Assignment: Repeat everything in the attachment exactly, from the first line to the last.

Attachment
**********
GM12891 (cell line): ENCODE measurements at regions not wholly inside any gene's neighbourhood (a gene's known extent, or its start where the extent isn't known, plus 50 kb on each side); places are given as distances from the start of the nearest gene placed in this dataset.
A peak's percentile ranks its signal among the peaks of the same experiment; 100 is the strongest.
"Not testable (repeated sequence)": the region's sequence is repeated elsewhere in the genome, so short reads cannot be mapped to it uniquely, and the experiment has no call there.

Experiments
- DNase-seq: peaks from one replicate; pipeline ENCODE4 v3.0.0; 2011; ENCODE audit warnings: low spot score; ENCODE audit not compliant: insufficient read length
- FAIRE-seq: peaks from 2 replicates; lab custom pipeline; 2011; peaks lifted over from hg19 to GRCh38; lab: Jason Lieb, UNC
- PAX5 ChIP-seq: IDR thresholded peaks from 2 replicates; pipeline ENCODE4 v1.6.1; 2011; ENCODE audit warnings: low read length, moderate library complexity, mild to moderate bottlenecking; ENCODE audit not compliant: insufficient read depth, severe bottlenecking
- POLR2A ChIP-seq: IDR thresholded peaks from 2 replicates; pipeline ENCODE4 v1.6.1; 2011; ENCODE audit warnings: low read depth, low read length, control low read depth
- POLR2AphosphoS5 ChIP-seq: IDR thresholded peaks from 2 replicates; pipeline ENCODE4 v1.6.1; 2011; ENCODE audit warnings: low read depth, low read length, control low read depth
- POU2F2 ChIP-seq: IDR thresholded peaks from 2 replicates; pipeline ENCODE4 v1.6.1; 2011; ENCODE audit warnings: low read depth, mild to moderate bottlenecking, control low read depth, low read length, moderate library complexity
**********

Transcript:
GM12891 (cell line): ENCODE measurements at regions not wholly inside any gene's neighbourhood (a gene's known extent, or its start where the extent isn't known, plus 50 kb on each side); places are given as distances from the start of the nearest gene placed in this dataset.
A peak's percentile ranks its signal among the peaks of the same experiment; 100 is the strongest.
"Not testable (repeated sequence)": the region's sequence is repeated elsewhere in the genome, so short reads cannot be mapped to it uniquely, and the experiment has no call there.

Experiments
- DNase-seq: peaks from one replicate; pipeline ENCODE4 v3.0.0; 2011; ENCODE audit warnings: low spot score; ENCODE audit not compliant: insufficient read length
- FAIRE-seq: peaks from 2 replicates; lab custom pipeline; 2011; peaks lifted over from hg19 to GRCh38; lab: Jason Lieb, UNC
- PAX5 ChIP-seq: IDR thresholded peaks from 2 replicates; pipeline ENCODE4 v1.6.1; 2011; ENCODE audit warnings: low read length, moderate library complexity, mild to moderate bottlenecking; ENCODE audit not compliant: insufficient read depth, severe bottlenecking
- POLR2A ChIP-seq: IDR thresholded peaks from 2 replicates; pipeline ENCODE4 v1.6.1; 2011; ENCODE audit warnings: low read depth, low read length, control low read depth
- POLR2AphosphoS5 ChIP-seq: IDR thresholded peaks from 2 replicates; pipeline ENCODE4 v1.6.1; 2011; ENCODE audit warnings: low read depth, low read length, control low read depth
- POU2F2 ChIP-seq: IDR thresholded peaks from 2 replicates; pipeline ENCODE4 v1.6.1; 2011; ENCODE audit warnings: low read depth, mild to moderate bottlenecking, control low read depth, low read length, moderate library complexity